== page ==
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Major crackdown vs illegal parking


The government is set to embark on a major crackdown on illegally parked vehicles in Metro Manila and other regional centers to ease traffic conditions.

President Duterte has ordered concerned government agencies to clear major roads of illegally parked vehicles and impose penalties on road violators.

The President issued the order to complement the government’s P9-trillion infrastructure development program to improve country’s transportation network in the next five years.

“All of these strategic road and transport projects shall go to naught if we cannot free our streets, which continue to be obstructed by illegally parked vehicles, ‘yang EDSA na ‘yan traffic obstructionists or undisciplined drivers who stop in the middle of the road, and unsanctioned barriers in some areas,” Duterte said in his State of the Nation Address last Monday.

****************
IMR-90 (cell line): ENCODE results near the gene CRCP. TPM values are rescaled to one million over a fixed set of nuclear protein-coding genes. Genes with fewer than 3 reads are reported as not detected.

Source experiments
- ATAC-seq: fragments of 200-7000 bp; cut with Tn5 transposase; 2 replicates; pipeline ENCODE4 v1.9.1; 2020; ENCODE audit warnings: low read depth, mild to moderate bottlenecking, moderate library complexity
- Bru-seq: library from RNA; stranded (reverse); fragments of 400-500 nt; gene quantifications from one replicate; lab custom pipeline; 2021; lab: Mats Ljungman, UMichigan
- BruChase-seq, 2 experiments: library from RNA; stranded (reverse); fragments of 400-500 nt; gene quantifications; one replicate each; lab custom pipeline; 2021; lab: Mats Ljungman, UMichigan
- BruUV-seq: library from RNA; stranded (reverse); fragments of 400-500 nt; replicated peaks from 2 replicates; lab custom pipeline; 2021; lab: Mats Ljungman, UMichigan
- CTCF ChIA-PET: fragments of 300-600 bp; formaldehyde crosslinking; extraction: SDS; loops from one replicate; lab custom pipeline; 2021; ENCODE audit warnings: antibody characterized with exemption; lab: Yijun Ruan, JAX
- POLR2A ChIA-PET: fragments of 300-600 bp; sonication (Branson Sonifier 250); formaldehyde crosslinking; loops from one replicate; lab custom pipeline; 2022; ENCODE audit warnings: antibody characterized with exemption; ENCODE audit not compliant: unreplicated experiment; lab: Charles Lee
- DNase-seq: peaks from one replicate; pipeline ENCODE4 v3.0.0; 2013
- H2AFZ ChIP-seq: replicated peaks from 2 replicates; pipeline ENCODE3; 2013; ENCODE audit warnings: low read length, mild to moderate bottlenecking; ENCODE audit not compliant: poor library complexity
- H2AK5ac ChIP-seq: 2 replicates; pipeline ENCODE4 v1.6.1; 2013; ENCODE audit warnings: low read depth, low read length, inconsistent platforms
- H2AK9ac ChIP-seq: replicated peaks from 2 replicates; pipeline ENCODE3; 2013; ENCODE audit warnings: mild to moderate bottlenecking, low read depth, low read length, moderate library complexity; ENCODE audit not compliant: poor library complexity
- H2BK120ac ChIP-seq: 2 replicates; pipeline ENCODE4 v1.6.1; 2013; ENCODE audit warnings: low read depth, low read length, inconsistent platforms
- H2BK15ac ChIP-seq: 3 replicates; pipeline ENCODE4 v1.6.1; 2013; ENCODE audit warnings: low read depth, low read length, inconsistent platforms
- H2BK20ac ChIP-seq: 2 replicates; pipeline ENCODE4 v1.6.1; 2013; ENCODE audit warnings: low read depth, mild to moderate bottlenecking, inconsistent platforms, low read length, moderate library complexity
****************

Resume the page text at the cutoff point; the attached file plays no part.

“I am directing the MMDA (Metro Manila Development Authority) and the LGUs (local government units) of Metro Manila, as well as the LGUs of Metro Cebu and of all our regional centers, to ensure the free flow of traffic,” he said.

He said these government units must “immediately clear our roads and thoroughfares of all unnecessary obstruction, including vehicles parked on the streets and barriers (not) sanctioned by the government, and penalize all traffic obstructionists regardless of stature.”

Duterte said when he assumed office, traffic along EDSA was already “horrendous as it was a horror of the other administrations.

Duterte recalled that he tried to get Congress help to raise money for transport projects but was rebuffed. Instead, he sought the help of China who offered to build two bridges “free of charge” to ease the traffic conditions in Metro Manila.

Meantime, the President said the government is aiming to usher in the “golden age of infrastructure” in the country amid the plans to build more airports, roads, bridges, and ports in the next five years.

He said the government would spend P8 trillion to P9 trillion for infrastructure development, or 5 percent of gross domestic product in 2017 to 7 percent of GDP by 2022.